Many years ago I had a neighbor who was a Jehovah’s Witness. This guy would always try to pull me into arguments about the Bible and the end times. He was a particularly joyless individual who always had a frown on his face, and never had anything good to say about anybody.
After enduring yet another long rant from this guy I said, “You know what Bob? I’ll never convert to your religion. Do you know why?”
“Why?” Bob asked.
“Because it hasn’t given you joy. When I see your face Bob, it looks sad to me, and quite frankly, whether your religion is true or false, your angry manner doesn’t make it seem true.”
With that in mind, some of the comments on this blog have become, shall I say, ‘vinegary’?
There’s been a bit of name calling, a lot of jumping to negative conclusions and a tone which has been sour and uncharitable. Some of the tone reminds me of my neighbor Bob.
This has come into a blog which in which I strive to maintain a tone that is friendly and funny, with an edge that makes it interesting to read, but which is, most of all, charitable.
I can’t make others follow my guidelines. I’m grateful for readers, and grateful for those who take the time to comment.
I’ll just leave you all with one rhetorical question:
If you have two commentators, one which sounds negative, accusatory, biased, name calling and bitter, and one which seems open hearted, interested, accepting and willing to be corrected; which of the two makes the more winning argument?
Honey is more attractive than vinegar.
Like the JW named Bob, when you comment with an ugly, bitter and uncharitable tone you shoot yourself in the foot.
I think you regard a “negative commentator” as anyone who disagrees with you. It’s easy to hurl accusations of being “joyless” when you can’t reply to an argument. Just tell everyone that your interlocutor is joyless, afraid, non-inclusive, etc. The same accusations have been hurled at Pope Benedict and yet, he always appears joyful to me. He just isn’t ready to give away the store. I guess he’s precluding YOUR joy. It’s easy to appear to be “joyful,” or “easy to get along with” when you have no standards or don’t care about Catholic identity. That lets those who do appear to be the bad guys with the attitude. In this society, permissiveness always looks better.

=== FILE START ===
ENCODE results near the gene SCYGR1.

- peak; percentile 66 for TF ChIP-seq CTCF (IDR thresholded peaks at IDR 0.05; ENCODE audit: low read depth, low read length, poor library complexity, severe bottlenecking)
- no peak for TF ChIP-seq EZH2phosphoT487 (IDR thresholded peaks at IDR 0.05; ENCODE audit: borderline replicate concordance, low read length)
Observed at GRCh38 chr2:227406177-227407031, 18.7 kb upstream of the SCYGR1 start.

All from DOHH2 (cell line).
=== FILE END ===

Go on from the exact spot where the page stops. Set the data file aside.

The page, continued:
Are you able to laugh at yourself anonymous? You just made my point.
Of course, Fr. Longenecker. It’s you earnest, 60s types who can’t see the humor in anything. But that doesn’t mean we have to validate your lack of adherence to Catholic doctrine or Church teachings or your membership in EC. Part of intelligence is humor, but it’s also knowing where it’s appropriate. You have no humor when others disagree with you, but you seem happily to disregard what is important for salvation. But … there’s no accounting for taste.
Father,Ignore the blather. I find such joy in reading your blog and gain new insights into the beauty of our faith from what you have to say.I think that many people ask the wrong questions or perhaps focus on the wrong answers. We should not be so concerned about which language a Mass is said in, or hoe the church is decorated. It only matters whether or not it is faithful to the Magesterium. As long as they church is faithful to that, the rest is window dressing.
Thank you Rebecca, and thank you anonymous for taking time to comment! God bless you both.
As I take your post, it comes down to “there’s a right way to say it, and a wrong way to say it.” (and my mother will be so proud that, yes, I finally understand what she meant.) Negative does not mean “disagree”, it just means “spiteful” which, usually, only makes the other side more defensive and less likely to listen to your arguments.In any case, I recognize that my words were becoming uncharitable. It wasn’t good for me, much less doing any good to others – so I stopped responding. And I thank you for helping to point that out.Bless you, Father. (and I mean that without sarcasm… it’s too easy to read something into someone else’s words when all you see are the words.)
Wow anonymous. You have ZERO credibility. And no name either. I think that about sums this up.+W+
Don’t feed the trolls.
Fr Longenecker, I just want to say that your strong support of life-filled Catholicism is refreshing and sorely needed in the modern world. May God continue to bless you in your ministry both online and off.